Sakr,and Al Hariri asked to buy the recordings




His press conference lexicon was rich in expletives and insults, but all this impudence served only as a smokescreen to mask his lies.

After Al-Akhbar published authenticated recordings that documented Future MP Okab Sakr’s role in providing arms to Syrian rebels, the MP has concocted his own recordings. With the help of audio experts, Al-Akhbar easily confirmed that Sakr’s recordings, which portray him as the humanitarian savior of Syrian revolutionaries, can hardly pass muster.

By fabricating his own recordings to counter those obtained by Al-Akhbar, MP Okab Sakr wants to delude the public into believing that the recordings published by Al-Akhbar were “doctored.” Yet Sakr initially acknowledged the authenticity of the published recordings, even offering to buy them to prevent them from going public.

On Thursday, 6 December 2012, Sakr held a press conference of sorts, but the spectacle that ensued was unfortunate. He thought that by shouting at Al-Akhbar and his political opponents, he would be able to conceal the facts surrounding his actions. To be sure, Sakr never dared before to say one word to counter the media of the West.

A simple look at the audio file played by Oqab Sakr at his press conference in Istanbul shows a disparity between the original clip released by Al-Akhbar and the additional parts played by Sakr.

When the New York Times, Time Magazine, The Times, The Guardian, and Le Figaro, all ran stories confirming that “Saudi Arabia’s man, Okab Sakr,” was supplying Syrian militants with money and weapons, Sakr remained silent. He swallowed up his bile, only to vomit it out on Thursday, in the form of 15 words of folly, ten words of lies, eight words of sheer stupidity, and four words of blind hatred.

His press conference lexicon was rich in expletives and insults, but all this impudence served only as a smokescreen to mask his lies.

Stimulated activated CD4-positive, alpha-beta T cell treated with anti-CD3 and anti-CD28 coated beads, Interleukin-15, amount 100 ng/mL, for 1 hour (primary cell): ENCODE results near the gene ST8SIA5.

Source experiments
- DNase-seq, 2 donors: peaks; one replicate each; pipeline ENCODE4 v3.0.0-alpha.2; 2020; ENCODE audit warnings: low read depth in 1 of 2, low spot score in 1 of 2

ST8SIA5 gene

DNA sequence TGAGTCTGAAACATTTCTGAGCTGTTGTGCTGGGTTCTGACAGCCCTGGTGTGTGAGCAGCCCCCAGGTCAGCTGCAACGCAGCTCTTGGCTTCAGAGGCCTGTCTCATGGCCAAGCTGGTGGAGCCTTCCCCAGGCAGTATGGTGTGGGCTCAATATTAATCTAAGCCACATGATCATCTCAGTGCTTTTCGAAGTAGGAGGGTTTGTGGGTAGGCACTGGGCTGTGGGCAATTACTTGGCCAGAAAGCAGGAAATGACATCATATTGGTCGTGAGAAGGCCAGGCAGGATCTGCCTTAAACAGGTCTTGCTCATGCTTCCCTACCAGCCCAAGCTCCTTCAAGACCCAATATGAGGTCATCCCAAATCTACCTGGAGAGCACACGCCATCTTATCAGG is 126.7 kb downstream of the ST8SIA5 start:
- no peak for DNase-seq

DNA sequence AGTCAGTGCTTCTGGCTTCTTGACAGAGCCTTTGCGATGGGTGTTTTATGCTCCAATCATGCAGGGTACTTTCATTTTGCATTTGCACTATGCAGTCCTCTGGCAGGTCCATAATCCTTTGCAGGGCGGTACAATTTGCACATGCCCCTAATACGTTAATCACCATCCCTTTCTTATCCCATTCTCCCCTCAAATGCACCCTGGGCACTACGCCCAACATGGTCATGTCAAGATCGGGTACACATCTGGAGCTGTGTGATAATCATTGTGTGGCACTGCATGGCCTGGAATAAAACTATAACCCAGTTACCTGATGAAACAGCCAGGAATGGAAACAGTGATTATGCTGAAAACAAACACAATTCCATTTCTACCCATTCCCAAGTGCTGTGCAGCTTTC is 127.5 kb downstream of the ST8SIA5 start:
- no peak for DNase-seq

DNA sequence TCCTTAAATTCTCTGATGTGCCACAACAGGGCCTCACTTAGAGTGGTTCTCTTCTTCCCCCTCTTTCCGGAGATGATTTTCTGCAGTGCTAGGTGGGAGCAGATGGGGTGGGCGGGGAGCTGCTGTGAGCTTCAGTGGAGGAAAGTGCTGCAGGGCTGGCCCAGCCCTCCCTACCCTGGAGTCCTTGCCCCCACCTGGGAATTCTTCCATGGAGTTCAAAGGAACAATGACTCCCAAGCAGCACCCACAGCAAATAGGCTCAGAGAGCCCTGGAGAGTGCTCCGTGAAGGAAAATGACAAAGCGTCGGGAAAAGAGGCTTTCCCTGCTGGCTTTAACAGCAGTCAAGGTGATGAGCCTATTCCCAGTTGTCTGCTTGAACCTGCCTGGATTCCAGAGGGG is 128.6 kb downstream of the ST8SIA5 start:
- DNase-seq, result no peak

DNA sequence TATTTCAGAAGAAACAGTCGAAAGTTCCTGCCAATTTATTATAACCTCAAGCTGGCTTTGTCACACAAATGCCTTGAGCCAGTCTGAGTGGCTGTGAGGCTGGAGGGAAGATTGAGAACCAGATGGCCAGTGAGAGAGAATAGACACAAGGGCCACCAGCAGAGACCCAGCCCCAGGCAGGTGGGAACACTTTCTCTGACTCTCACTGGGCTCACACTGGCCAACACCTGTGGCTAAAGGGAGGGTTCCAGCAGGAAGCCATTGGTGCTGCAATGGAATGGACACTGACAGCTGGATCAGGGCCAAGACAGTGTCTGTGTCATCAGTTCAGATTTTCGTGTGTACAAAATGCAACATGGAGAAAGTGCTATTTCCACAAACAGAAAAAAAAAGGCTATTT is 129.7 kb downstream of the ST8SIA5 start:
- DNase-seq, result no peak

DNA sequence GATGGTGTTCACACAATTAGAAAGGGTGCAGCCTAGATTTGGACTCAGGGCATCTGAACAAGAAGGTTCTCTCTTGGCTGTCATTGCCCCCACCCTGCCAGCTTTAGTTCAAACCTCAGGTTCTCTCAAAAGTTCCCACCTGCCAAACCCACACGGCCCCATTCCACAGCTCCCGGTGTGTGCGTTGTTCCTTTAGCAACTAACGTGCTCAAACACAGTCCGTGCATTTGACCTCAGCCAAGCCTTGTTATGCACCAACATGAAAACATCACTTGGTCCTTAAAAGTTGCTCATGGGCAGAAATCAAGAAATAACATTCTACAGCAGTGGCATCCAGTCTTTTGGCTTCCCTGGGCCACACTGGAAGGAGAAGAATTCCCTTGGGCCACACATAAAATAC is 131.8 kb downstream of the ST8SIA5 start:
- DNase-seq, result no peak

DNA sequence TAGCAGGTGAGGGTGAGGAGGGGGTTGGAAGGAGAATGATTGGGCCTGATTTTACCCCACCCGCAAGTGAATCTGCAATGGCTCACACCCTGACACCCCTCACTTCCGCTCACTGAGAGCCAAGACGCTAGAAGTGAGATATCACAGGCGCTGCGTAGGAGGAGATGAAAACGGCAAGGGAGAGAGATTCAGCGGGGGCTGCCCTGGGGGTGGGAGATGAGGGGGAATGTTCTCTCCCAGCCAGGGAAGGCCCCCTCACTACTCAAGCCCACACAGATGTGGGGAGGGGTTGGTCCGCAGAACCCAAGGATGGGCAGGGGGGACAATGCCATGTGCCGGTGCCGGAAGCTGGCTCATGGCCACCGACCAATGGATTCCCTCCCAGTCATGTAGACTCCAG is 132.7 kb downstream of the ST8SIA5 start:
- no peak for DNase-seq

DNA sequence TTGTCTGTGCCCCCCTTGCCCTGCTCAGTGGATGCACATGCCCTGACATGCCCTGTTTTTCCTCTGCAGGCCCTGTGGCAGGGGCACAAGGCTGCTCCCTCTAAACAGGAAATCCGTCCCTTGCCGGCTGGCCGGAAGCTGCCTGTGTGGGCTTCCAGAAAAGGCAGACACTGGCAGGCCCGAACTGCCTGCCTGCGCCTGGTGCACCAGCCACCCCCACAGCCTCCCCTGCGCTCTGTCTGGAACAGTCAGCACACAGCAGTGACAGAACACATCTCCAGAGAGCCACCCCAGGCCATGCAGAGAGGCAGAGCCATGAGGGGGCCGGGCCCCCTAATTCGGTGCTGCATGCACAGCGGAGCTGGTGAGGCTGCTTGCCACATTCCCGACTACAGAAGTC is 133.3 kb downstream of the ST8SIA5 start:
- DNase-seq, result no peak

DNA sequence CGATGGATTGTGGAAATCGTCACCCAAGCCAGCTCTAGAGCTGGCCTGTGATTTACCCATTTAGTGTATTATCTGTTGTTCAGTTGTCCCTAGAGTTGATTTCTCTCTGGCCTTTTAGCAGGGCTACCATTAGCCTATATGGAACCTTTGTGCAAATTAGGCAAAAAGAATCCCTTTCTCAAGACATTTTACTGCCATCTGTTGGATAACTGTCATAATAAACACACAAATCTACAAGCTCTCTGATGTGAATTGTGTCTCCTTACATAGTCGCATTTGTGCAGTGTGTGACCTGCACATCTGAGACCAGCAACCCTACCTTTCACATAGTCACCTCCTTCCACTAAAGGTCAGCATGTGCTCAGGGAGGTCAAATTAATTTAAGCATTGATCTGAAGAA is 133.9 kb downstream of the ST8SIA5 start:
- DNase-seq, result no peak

Sakr wanted to convince the audience that he was not panicked by Al-Akhbar’s possession of the incriminating recordings. In fact, when this newspaper offered to jointly publish them with a number of television networks in Lebanon, Okab was tipped off.

The Future Movement MP was quick to contact officials in one of these networks (before the recordings were advertised) – using whatever favor he enjoyed with the TV network to offer the following: “You buy the recordings, and Sheikh Saad Hariri will pay you double what you paid, provided that you don’t broadcast them.”

The offer still stood last week for the unpublished recordings, even after some of the recordings were published by Al-Akhbar.

During the conference, he exhibited a misleading sense of self-confidence, just like he did back when he appeared on Paula Yacoubian’s show “Interviews.”

That day, he made a finger gun with his hand and pretended to shoot himself in the mouth on television. He said that he was going to commit suicide, but everyone understood that he was jesting. Nevertheless, Sakr came across as a ‘charmer,’ but one lacking charisma. He is a man who knows the ins and outs of the game. He knows the audience, how it thinks, and what it likes to hear.

The fact of the matter is that there is no battle taking place, even if Sakr has sought to portray things otherwise. For one thing, the recordings published by Al-Akhbar were clear and unambiguous.

No one knows this better than Sakr and nothing confirms their authenticity better than his own acknowledgment. So, what how do Sakr’s own recordings hold up?

In the recording where Sakr asks for “more advanced weapons,” published by Al-Akhbar on Friday, 30 November 2012, Sakr spliced in two technically different audio segments at the beginning and at the end of the published recordings. The gaps are noticeable when the segments are joined together, albeit this cannot be detected directly by ear without certain equipment.

Al-Akhbar spoke to sound engineers about Sakr’s recordings. The audio experts preferred to remain anonymous because they feared “getting involved in something this big,” one said.